With record highs in California temperatures this month, all outdoor workers are at risk of suffering heat exhaustion. The surviving family members of a 63-year-old postal worker whose death might have been heat-related will likely seek financial assistance through the workers' compensation insurance program of the state. Reportedly, the woman worked for the U.S. Postal Service for 28 years.
According to authorities, the woman was delivering mail in sweltering temperatures before her lifeless body was found in her vehicle. They suspect that exposure to excessively high temperatures led to her death. Her son said she had been off work for some time due to a fractured ankle, and returned recently. However, this was not the first time the heat got to her, as she reportedly suffered heat stroke before.
The California Division of Occupational Safety and Health provide safety guidelines and urge employers to follow them. Along with providing enough cool fluids and frequent breaks in shady areas, the agency suggests workers work in pairs and watch each other for signs of heat illness. However, postal workers who work alone might not always have refreshing water to keep them hydrated, and access to cool areas might be limited, considering them getting in and out of hot vehicles. Rushing to get the day's rounds done and get out of the heat might even exacerbate the risks.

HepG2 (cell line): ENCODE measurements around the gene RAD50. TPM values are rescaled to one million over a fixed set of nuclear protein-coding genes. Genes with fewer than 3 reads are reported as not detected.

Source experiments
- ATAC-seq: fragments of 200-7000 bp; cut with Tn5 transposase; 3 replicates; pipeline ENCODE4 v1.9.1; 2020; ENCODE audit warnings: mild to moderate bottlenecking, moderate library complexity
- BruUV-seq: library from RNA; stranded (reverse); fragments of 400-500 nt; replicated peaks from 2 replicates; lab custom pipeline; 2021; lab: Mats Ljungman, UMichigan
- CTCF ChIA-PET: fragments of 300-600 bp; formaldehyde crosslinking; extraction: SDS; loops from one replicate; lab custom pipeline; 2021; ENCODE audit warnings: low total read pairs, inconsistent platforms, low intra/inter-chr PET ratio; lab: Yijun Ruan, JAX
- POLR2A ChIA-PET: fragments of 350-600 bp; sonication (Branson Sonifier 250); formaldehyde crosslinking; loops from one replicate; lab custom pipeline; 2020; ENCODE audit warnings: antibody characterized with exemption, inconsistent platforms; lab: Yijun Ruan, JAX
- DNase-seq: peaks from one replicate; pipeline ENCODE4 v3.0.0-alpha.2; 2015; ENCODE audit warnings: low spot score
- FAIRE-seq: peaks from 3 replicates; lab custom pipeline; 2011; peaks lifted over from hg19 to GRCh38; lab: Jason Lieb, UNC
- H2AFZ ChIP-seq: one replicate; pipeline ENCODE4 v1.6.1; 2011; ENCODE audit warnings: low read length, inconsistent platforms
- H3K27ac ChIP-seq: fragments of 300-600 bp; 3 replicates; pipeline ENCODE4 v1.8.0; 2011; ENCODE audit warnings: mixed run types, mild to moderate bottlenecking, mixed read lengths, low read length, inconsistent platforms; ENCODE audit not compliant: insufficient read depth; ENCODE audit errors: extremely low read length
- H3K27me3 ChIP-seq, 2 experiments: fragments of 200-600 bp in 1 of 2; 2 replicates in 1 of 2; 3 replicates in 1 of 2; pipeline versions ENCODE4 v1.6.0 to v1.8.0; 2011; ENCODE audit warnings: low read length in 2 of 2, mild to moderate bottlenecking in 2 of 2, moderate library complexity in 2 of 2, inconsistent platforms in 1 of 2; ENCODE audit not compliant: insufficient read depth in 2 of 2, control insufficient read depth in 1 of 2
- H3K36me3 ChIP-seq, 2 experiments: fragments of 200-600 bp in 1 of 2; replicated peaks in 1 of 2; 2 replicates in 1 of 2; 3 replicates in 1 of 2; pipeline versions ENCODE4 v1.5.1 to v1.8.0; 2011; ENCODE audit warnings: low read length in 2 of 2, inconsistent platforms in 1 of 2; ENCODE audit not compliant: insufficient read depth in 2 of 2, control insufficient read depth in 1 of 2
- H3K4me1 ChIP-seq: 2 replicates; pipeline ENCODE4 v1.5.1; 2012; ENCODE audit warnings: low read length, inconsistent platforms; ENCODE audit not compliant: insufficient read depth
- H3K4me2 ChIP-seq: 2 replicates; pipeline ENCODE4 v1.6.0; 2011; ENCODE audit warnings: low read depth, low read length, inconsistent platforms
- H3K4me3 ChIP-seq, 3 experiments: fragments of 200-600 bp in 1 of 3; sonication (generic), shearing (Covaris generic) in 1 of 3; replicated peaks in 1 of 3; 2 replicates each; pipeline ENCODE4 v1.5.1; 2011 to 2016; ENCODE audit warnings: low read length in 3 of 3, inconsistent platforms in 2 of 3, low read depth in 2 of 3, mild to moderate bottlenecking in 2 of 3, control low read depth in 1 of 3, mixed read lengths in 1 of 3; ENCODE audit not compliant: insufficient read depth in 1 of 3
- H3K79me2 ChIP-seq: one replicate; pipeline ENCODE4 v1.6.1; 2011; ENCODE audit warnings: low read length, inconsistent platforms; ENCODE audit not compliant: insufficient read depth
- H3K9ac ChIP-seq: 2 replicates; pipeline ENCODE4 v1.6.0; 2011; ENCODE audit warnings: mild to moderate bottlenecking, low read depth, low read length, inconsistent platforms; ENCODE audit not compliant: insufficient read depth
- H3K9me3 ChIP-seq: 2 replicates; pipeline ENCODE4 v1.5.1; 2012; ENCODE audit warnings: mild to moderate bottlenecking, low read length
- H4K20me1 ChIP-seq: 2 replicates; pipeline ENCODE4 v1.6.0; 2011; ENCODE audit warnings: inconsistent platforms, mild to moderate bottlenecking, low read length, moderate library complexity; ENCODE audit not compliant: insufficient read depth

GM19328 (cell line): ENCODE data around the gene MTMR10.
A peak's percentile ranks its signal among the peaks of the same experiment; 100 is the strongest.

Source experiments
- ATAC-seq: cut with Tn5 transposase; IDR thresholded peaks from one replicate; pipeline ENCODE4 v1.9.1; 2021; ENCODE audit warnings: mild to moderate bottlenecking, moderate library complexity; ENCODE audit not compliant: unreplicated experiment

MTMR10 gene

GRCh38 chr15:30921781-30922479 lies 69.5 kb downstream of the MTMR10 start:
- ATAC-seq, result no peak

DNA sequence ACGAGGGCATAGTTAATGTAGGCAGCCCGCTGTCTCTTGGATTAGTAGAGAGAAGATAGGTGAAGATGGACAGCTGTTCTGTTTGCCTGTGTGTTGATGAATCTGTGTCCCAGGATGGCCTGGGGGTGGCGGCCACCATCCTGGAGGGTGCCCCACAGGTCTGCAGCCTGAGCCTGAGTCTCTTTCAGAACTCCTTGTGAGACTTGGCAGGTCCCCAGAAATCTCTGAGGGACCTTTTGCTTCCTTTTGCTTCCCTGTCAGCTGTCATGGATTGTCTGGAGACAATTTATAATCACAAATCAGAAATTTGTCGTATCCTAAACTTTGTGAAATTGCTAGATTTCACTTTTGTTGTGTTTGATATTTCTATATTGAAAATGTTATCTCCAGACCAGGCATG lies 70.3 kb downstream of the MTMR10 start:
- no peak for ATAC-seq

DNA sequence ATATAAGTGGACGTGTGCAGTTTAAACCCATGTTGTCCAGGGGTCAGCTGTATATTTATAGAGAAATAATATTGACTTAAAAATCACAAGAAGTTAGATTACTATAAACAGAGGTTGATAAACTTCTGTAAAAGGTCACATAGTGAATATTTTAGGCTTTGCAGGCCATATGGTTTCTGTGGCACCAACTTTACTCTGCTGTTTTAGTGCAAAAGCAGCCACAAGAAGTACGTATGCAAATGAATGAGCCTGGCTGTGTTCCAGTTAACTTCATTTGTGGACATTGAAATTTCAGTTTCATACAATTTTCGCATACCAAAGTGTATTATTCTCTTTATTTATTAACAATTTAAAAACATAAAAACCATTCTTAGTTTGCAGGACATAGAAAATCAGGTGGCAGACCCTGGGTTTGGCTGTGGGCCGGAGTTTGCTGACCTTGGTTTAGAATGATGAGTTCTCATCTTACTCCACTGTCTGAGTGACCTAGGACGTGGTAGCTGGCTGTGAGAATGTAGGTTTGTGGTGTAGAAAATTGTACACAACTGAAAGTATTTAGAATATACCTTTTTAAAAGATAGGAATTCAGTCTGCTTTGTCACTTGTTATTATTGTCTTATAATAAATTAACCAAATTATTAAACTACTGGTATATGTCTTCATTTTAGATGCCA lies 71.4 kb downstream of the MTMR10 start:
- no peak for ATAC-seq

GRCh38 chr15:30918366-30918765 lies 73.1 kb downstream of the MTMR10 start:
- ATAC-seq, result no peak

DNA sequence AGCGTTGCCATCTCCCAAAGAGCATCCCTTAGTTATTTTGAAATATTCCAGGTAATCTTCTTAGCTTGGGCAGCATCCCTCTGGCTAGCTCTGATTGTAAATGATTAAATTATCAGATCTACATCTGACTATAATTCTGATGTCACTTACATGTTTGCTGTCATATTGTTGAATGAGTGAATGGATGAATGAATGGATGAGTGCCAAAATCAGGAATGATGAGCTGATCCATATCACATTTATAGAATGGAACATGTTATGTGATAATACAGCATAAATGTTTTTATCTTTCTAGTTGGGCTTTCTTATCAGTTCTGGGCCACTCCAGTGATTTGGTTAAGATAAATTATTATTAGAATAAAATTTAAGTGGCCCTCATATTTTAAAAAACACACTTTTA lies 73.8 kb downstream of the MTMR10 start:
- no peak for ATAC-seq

Losing a loved one in a workplace accident is naturally traumatic, even more so when surviving family members know that the death could have been prevented. The survivors' benefits that can be claimed through the California workers' compensation system may ease the financial burden. Along with benefits to cover a funeral and burial, they might receive a financial package to include lost wages.